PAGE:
National Park Civets Die of Bird Flu

HANOI, VIETNAM - Specimens from four Owston's palm civets in Vietnam's Cuc Phuong National Park, which died in February, have been tested positive to bird flu virus strain H5N1, Chinese newspaper, Pioneer, reported Tuesday.
calendar icon 11 March 2008
clock icon 2 minute read

According to tests by Vietnam's Central Veterinary Diagnosis Center, the four civets were infected with H5N1. Specimens from a civet in the national park in northern Ninh Binh province, which died on March 2, has been tested negative to the virus.

The park's staff named Tran Quang Phuong said that after the deaths of five Owston's palm civets in late February and early March, there are now eight civets in the park.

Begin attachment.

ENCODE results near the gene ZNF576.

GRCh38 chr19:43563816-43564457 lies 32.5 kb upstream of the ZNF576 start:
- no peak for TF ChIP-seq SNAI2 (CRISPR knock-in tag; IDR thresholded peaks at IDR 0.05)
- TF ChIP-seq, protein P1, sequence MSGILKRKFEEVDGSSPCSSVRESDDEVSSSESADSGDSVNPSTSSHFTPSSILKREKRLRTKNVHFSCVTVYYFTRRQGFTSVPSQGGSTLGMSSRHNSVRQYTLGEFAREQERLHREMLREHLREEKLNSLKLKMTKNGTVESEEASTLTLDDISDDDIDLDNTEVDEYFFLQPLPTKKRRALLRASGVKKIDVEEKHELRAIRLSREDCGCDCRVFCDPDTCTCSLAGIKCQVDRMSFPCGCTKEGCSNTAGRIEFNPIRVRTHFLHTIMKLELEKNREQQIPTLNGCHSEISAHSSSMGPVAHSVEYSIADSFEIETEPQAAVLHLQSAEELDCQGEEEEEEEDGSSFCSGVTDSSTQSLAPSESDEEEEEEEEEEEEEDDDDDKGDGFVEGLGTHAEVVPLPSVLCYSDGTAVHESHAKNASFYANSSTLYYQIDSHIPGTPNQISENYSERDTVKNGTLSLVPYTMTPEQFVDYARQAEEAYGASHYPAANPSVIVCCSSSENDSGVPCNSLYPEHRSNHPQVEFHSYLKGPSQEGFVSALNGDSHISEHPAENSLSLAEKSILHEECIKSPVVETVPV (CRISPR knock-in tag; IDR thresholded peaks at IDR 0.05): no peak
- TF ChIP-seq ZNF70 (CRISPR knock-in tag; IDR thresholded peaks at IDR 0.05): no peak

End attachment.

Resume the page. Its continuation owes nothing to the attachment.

In June 2005 when bird flu was hard hitting Vietnam, three Owston's palm civets in the national park died. According to tests by a laboratory in China's Hong Kong, they were infected with H5N1.

It has remained unknown why the civets have been infected with the disease, the newspaper said.

Vietnam's Department of Animal Health on March 10 said the country currently has nine localities having poultry being hit by bird flu: Quang Ninh, Hai Duong, Nam Dinh, Tuyen Quang, Ninh Binh,Phu Tho, Ha Nam and Hanoi in the northern region, and southern Vinh Long province.

Bird flu outbreaks in Vietnam, starting in December 2003, have killed and led to the forced culling of dozens of millions of fowls in the country.

© 2000 - 2024 - Global Ag Media. All Rights Reserved | No part of this site may be reproduced without permission.